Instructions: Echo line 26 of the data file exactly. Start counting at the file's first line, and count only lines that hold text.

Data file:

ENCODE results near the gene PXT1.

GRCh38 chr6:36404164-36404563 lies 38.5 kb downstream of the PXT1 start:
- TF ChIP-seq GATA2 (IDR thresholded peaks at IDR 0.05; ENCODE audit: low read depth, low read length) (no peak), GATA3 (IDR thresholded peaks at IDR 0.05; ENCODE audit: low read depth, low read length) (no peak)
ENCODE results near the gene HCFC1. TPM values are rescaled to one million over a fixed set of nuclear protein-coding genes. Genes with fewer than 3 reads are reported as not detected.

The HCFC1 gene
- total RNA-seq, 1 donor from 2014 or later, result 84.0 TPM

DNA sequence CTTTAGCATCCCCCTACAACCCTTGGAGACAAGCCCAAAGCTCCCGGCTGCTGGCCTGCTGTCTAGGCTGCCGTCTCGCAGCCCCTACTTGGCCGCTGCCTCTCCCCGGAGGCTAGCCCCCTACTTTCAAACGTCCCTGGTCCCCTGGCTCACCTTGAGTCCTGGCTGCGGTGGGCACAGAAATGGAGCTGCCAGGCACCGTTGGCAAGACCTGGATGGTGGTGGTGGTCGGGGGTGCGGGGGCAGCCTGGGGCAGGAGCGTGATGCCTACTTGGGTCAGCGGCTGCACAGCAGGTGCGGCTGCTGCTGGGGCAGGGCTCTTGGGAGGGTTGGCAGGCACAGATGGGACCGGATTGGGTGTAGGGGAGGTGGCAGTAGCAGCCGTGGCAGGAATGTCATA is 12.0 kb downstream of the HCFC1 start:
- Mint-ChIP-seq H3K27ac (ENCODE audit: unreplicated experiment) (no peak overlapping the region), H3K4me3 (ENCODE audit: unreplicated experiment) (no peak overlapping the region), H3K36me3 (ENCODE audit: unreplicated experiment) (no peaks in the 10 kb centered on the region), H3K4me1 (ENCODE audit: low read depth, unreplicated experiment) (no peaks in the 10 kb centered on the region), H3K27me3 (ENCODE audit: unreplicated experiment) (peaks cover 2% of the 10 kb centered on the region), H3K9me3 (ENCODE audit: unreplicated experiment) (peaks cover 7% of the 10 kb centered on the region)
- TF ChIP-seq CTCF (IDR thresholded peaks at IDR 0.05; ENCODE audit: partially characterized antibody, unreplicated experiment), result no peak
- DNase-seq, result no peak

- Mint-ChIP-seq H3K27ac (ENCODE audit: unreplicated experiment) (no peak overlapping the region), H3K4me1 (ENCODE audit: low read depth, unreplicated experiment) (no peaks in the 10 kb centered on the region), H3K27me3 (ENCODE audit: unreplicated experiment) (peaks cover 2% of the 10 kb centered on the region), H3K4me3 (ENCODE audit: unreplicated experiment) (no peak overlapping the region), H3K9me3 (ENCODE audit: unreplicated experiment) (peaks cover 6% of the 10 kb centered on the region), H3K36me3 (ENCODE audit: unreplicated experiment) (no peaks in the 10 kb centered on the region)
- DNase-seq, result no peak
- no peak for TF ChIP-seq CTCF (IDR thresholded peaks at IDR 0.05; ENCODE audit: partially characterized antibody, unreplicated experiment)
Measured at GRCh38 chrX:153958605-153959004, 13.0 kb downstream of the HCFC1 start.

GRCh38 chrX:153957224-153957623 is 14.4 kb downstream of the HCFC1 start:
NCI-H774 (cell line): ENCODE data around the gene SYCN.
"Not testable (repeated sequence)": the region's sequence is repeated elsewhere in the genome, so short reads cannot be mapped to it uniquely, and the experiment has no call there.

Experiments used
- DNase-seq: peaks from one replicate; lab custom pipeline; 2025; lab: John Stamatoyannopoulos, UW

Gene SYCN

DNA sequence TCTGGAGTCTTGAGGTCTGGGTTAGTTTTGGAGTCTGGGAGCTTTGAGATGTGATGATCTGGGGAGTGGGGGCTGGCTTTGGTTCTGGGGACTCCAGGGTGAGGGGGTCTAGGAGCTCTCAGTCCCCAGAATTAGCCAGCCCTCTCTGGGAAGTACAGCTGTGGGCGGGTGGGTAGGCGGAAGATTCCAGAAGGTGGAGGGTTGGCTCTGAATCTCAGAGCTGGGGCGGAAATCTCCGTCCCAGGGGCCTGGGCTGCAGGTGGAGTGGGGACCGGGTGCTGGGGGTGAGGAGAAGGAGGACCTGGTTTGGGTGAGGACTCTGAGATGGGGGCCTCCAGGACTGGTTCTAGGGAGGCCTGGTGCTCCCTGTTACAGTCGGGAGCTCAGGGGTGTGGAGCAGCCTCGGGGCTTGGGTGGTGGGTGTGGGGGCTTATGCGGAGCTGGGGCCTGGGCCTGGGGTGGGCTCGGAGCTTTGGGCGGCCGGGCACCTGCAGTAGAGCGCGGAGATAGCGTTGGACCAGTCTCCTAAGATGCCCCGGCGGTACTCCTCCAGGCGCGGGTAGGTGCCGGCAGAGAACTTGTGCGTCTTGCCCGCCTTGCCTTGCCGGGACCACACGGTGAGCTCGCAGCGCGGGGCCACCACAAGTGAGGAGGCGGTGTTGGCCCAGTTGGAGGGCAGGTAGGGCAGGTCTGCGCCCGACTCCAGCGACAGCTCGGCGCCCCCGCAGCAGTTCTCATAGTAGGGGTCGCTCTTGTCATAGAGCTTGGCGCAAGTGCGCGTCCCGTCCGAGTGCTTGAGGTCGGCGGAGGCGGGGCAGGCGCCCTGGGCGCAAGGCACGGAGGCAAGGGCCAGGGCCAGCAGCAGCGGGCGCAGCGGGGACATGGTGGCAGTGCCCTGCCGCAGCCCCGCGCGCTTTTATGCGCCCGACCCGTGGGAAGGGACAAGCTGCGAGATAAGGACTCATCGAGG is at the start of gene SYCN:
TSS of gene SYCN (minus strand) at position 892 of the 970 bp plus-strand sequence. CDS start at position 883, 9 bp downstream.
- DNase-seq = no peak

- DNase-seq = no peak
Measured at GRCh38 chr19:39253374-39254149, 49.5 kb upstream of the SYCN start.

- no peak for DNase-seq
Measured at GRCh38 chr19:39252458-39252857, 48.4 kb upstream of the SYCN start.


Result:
- no peak for DNase-seq